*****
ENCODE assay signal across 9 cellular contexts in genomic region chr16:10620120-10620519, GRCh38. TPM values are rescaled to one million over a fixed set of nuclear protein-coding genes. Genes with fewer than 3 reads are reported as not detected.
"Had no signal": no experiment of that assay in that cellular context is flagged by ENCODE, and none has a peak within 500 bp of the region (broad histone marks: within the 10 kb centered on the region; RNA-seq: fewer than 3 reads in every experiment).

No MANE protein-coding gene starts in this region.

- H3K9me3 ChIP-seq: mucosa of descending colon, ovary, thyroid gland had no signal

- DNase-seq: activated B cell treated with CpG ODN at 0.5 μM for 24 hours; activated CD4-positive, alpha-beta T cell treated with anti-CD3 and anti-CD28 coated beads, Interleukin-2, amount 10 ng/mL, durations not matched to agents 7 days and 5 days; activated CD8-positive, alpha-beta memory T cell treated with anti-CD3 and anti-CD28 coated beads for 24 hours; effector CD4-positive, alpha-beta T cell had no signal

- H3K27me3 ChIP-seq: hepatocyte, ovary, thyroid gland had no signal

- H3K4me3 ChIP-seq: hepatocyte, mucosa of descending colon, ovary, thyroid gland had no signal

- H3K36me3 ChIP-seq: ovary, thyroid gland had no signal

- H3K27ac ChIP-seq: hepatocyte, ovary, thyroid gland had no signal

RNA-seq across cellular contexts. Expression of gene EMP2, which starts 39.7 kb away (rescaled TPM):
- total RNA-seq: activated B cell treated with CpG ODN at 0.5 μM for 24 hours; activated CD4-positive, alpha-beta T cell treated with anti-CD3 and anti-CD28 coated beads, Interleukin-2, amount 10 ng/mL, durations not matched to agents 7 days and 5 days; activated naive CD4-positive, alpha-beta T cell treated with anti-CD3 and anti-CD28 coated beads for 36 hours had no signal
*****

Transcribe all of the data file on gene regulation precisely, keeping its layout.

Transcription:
ENCODE assay signal across 9 cellular contexts in genomic region chr16:10620120-10620519, GRCh38. TPM values are rescaled to one million over a fixed set of nuclear protein-coding genes. Genes with fewer than 3 reads are reported as not detected.
"Had no signal": no experiment of that assay in that cellular context is flagged by ENCODE, and none has a peak within 500 bp of the region (broad histone marks: within the 10 kb centered on the region; RNA-seq: fewer than 3 reads in every experiment).

No MANE protein-coding gene starts in this region.

- H3K9me3 ChIP-seq: mucosa of descending colon, ovary, thyroid gland had no signal

- DNase-seq: activated B cell treated with CpG ODN at 0.5 μM for 24 hours; activated CD4-positive, alpha-beta T cell treated with anti-CD3 and anti-CD28 coated beads, Interleukin-2, amount 10 ng/mL, durations not matched to agents 7 days and 5 days; activated CD8-positive, alpha-beta memory T cell treated with anti-CD3 and anti-CD28 coated beads for 24 hours; effector CD4-positive, alpha-beta T cell had no signal

- H3K27me3 ChIP-seq: hepatocyte, ovary, thyroid gland had no signal

- H3K4me3 ChIP-seq: hepatocyte, mucosa of descending colon, ovary, thyroid gland had no signal

- H3K36me3 ChIP-seq: ovary, thyroid gland had no signal

- H3K27ac ChIP-seq: hepatocyte, ovary, thyroid gland had no signal

RNA-seq across cellular contexts. Expression of gene EMP2, which starts 39.7 kb away (rescaled TPM):
- total RNA-seq: activated B cell treated with CpG ODN at 0.5 μM for 24 hours; activated CD4-positive, alpha-beta T cell treated with anti-CD3 and anti-CD28 coated beads, Interleukin-2, amount 10 ng/mL, durations not matched to agents 7 days and 5 days; activated naive CD4-positive, alpha-beta T cell treated with anti-CD3 and anti-CD28 coated beads for 36 hours had no signal